Selling and buying stress proves worth the hassles as one family finds the perfect fit.
Josh and Katie Hoffman lived in the South Burlingame neighborhood in southwest Portland for 11 years, in a house at the bottom of a steep hill with few other families nearby.
But by 2013, with one young son and a baby due in early 2014, Katie found herself growing tired of driving to playdates. It was time to search for a new location and new floor plan. Tops on their list was a street where the boys could grow up playing with other children. The option for each kid to have their own room would be a bonus.
“But it was a tough time to move,” says Katie. They decided to get past the stress of the newborn stage and by spring of 2015, when their boys, Eli and Emery, were 1 and 5, they were finally on the hunt.
Tempted by lower prices per square foot and closer proximity to family, they initially included Cedar Mill and Bonny Slope in their search, but decided the commute would be too long. Katie went to parks, drove around neighborhoods and talked to families before narrowing their search to Maplewood and Hayhurst.
With homes moving fast, they worried no one would accept a contingent offer, but their worries were short-lived. They had a buyer for their home in just one week and negotiated a one-month rent-back agreement. They didn’t find their new home for nearly three weeks.
“Sometimes it felt agonizing, that we sold our house,” without having somewhere else to go, says Katie.
On one of her drives, she saw a for sale sign on a house that was not yet listed. The owner of 25 years was in the yard and was willing to talk.
“It was absolutely not what we wanted,” says Katie.
At 1,000 square feet with three bedrooms, the rooms were tiny. It hadn’t been updated since the 1950s. But it was in a prime location, on a great lot that would allow for expansion.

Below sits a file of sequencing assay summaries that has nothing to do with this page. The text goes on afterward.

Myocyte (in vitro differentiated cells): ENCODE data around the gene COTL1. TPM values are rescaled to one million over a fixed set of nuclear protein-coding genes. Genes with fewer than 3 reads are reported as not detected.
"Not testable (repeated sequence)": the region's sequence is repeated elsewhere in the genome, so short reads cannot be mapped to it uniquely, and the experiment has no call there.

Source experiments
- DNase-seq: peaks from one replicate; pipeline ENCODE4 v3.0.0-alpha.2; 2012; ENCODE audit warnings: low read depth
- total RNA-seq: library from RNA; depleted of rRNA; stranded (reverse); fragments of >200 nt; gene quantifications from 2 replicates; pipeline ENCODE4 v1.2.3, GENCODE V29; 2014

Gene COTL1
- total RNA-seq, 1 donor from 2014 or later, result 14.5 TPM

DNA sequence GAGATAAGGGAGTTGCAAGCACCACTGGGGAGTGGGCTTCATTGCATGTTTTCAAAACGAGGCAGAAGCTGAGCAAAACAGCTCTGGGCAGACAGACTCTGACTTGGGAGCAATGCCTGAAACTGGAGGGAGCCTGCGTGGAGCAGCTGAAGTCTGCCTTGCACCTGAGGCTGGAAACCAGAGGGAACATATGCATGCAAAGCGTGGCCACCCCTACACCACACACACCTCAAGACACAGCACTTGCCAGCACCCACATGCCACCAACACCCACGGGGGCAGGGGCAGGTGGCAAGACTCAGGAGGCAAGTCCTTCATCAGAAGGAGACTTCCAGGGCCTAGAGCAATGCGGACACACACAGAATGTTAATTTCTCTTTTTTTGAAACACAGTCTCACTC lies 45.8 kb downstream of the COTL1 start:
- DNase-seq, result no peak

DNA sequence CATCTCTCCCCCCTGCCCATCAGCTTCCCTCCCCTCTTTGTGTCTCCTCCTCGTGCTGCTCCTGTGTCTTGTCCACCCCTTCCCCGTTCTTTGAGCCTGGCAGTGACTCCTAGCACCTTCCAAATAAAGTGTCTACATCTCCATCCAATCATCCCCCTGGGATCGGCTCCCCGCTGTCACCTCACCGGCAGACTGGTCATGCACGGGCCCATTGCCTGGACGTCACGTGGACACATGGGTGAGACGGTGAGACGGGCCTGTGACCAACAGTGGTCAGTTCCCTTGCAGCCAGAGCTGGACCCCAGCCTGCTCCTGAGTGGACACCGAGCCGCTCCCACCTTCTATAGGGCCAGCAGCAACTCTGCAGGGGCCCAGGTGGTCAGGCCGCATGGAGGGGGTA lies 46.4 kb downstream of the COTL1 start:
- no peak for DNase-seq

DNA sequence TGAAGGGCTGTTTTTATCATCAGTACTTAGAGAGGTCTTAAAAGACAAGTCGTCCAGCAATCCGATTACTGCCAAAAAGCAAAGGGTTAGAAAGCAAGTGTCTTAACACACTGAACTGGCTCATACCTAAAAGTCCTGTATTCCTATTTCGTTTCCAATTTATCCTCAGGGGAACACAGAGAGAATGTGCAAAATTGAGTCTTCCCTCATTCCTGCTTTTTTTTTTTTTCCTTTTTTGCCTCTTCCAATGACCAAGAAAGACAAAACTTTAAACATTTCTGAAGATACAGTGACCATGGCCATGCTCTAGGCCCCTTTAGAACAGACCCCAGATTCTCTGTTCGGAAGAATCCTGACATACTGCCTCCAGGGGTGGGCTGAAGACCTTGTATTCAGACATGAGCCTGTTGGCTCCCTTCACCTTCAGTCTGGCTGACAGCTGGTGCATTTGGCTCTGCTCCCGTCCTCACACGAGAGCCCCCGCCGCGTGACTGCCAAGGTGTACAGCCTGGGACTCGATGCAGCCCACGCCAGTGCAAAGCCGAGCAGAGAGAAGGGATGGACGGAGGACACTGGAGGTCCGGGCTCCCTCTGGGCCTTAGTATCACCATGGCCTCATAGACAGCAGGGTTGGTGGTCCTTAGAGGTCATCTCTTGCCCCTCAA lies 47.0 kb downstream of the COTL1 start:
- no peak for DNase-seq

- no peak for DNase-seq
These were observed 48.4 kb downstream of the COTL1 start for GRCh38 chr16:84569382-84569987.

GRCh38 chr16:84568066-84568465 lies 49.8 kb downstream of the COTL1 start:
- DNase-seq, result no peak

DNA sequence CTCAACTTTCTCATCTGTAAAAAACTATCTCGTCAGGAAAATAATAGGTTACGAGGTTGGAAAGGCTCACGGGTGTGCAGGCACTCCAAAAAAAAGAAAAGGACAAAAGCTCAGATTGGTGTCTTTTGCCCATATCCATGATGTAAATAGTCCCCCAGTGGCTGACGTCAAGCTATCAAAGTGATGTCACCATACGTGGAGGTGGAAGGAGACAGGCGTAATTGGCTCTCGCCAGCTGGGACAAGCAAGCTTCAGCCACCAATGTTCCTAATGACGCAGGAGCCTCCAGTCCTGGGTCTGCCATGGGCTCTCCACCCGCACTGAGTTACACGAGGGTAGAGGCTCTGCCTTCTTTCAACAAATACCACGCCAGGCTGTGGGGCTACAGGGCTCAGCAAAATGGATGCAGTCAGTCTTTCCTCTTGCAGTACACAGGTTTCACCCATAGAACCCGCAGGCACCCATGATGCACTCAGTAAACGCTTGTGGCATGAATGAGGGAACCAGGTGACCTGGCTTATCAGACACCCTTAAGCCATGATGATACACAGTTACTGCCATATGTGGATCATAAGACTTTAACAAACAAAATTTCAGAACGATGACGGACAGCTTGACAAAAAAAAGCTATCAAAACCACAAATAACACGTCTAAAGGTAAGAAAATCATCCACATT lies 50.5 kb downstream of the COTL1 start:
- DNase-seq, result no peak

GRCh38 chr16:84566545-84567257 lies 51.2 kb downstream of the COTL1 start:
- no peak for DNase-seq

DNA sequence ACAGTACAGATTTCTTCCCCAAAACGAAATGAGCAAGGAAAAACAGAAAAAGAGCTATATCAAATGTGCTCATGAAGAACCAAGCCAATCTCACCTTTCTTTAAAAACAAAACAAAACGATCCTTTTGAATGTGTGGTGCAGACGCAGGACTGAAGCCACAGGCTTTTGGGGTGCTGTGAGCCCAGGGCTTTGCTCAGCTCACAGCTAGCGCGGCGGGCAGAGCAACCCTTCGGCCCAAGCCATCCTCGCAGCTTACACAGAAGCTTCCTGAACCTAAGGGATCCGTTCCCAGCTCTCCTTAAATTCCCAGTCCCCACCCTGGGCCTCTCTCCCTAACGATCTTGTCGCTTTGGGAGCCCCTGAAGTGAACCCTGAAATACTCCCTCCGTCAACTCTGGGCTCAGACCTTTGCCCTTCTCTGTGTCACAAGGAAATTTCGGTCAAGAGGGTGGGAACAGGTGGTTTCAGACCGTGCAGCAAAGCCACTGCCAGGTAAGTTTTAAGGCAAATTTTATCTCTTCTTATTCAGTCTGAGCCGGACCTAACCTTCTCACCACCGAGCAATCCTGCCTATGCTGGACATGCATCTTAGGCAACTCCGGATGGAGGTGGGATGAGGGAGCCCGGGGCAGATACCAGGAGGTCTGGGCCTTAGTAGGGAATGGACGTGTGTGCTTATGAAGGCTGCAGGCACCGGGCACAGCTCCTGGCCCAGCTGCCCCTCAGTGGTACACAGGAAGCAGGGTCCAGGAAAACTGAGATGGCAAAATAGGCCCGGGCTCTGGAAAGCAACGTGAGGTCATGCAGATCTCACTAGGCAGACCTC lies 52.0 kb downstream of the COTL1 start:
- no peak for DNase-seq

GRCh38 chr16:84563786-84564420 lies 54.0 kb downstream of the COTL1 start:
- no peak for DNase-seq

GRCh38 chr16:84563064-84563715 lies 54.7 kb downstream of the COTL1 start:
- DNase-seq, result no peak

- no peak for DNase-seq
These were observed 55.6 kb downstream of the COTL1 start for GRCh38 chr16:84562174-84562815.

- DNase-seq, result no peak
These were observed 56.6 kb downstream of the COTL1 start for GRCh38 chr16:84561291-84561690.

“We knew from constantly searching that we would need to pay significantly more for something that was updated with the type of open floor plan we were looking for,” Katie said.
As a family, they decided they were comfortable investing the time and money for a remodel to secure the location.
But the owner wanted to give the home a chance on the market before considering their full-price offer.
“That was what was so scary,” says Katie. The house, in Hayhurst, was well-priced for the area, and while most buyers wouldn’t consider it move-in ready, it was prime for flipping. Would a full-price offer be enough?
Along with their offer, on tight deadline, they included a letter to jog the seller’s memory about their conversation.
Once their offer was accepted, an agonizing day after their deadline, the Hoffmans spent almost a month in the permitting process — three weeks longer than they expected. Their anticipated six- to seven-week remodel extended to nearly four months, during which time they were grateful to stay with family 45 minutes away.
The distance, and the fact that her husband took on much of the remodeling work, left Katie feeling a bit like a single mom during the transition.
In the end, it was worth it.
“We adore our street,” Katie says. Boys close in age to her oldest son are right next door, and a move-in gift from one of the neighbors was a map of area streets labeled with the names of residents, including families with kids, their names and ages – and even the names of their pets. The park is just a four-minute walk from their house, and there are always other kids to play with when they go.
And in the midst of it all, the Hoffmans learned that baby number three was on her way. Sorry boys. You may have to share a room after all.